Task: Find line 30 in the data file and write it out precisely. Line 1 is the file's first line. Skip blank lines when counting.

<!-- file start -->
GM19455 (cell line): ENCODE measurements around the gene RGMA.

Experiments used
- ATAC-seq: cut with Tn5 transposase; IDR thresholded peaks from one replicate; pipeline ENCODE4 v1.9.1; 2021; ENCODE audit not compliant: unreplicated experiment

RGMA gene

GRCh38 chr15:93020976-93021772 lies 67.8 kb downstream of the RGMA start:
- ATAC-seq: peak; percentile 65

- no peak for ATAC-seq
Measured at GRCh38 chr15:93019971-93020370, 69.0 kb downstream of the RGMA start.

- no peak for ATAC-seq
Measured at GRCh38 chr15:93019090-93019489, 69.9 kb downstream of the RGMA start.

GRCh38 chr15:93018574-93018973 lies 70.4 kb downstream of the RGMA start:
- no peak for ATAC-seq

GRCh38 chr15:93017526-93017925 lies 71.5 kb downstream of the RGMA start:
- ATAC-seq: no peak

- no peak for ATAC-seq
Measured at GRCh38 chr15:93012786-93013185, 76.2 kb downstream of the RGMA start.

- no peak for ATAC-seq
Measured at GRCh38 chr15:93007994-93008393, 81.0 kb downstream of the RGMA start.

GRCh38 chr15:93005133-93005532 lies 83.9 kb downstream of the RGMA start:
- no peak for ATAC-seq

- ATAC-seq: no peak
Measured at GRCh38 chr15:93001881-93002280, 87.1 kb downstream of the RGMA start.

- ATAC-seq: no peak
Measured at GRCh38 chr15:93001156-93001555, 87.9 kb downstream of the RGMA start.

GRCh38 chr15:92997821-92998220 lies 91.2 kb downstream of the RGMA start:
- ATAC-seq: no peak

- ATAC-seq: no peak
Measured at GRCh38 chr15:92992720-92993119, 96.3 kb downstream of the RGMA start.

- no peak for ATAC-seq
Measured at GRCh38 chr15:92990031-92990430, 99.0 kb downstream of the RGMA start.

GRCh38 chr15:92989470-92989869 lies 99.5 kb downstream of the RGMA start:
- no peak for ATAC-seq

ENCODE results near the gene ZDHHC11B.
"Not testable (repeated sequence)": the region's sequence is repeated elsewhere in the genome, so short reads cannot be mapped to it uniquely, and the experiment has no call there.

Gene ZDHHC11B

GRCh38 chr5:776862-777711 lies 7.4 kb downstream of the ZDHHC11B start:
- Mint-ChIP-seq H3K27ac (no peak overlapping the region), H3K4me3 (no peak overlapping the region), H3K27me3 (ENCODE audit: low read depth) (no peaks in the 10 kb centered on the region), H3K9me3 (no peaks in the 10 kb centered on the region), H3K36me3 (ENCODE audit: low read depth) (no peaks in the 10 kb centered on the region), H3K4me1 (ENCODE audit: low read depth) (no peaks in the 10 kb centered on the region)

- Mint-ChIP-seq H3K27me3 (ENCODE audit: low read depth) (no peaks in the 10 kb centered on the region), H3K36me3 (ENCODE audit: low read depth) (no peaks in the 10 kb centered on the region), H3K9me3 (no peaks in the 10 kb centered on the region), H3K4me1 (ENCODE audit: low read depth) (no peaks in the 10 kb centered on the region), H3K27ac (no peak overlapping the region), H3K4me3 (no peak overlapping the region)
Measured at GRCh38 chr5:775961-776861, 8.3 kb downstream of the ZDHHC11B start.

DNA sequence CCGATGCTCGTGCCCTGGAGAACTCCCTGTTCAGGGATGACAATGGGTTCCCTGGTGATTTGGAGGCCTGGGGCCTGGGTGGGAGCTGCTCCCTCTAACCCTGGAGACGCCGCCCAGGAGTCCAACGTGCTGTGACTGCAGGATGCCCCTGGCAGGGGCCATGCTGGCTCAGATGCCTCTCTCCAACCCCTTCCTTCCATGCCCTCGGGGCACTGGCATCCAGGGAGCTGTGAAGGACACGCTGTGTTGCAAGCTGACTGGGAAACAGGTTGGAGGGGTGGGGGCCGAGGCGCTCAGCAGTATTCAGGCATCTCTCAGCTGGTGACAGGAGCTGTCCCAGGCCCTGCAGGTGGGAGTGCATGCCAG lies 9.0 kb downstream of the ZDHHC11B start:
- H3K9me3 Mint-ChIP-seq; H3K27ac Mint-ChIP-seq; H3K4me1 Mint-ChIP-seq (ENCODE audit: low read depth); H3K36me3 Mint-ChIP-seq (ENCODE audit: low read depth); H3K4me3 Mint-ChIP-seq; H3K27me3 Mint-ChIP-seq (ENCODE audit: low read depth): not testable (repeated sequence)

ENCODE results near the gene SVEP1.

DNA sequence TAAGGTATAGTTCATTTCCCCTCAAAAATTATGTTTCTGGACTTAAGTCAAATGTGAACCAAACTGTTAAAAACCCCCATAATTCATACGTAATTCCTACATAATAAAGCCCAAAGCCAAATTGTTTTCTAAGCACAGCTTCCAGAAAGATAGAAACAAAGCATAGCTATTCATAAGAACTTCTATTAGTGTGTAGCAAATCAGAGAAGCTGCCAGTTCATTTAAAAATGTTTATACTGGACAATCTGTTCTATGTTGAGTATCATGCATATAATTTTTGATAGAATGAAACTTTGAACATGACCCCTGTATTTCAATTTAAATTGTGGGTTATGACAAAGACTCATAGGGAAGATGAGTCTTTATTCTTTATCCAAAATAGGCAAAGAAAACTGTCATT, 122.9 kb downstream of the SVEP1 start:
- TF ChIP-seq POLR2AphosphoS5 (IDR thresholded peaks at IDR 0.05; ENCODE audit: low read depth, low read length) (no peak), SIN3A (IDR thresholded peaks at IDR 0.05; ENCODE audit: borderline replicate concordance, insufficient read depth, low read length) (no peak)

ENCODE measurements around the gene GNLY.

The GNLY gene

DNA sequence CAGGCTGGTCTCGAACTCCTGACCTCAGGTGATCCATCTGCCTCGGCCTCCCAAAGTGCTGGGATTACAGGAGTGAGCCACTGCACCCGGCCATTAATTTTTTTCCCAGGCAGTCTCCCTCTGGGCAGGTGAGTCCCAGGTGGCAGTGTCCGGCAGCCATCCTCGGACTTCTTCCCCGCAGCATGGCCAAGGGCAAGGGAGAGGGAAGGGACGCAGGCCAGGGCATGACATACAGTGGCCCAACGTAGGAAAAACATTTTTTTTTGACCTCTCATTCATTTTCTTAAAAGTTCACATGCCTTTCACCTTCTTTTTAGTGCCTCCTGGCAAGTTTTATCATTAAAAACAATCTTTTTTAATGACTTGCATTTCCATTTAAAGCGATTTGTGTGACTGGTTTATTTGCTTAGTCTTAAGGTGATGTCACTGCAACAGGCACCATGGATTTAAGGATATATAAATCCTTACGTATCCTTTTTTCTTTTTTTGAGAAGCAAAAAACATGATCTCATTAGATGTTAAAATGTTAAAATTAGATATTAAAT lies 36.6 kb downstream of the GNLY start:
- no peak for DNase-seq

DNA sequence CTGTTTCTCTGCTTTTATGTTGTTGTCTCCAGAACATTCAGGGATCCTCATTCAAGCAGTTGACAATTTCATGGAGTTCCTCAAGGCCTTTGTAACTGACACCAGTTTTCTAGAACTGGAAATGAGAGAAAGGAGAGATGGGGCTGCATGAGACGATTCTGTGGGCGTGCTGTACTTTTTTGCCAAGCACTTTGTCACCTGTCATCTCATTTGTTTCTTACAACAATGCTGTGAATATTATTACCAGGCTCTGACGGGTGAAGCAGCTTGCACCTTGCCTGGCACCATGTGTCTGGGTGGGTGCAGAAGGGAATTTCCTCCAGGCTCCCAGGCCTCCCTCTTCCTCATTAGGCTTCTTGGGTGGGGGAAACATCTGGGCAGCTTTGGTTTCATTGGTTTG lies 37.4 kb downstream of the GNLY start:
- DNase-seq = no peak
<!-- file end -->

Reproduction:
Measured at GRCh38 chr15:92990031-92990430, 99.0 kb downstream of the RGMA start.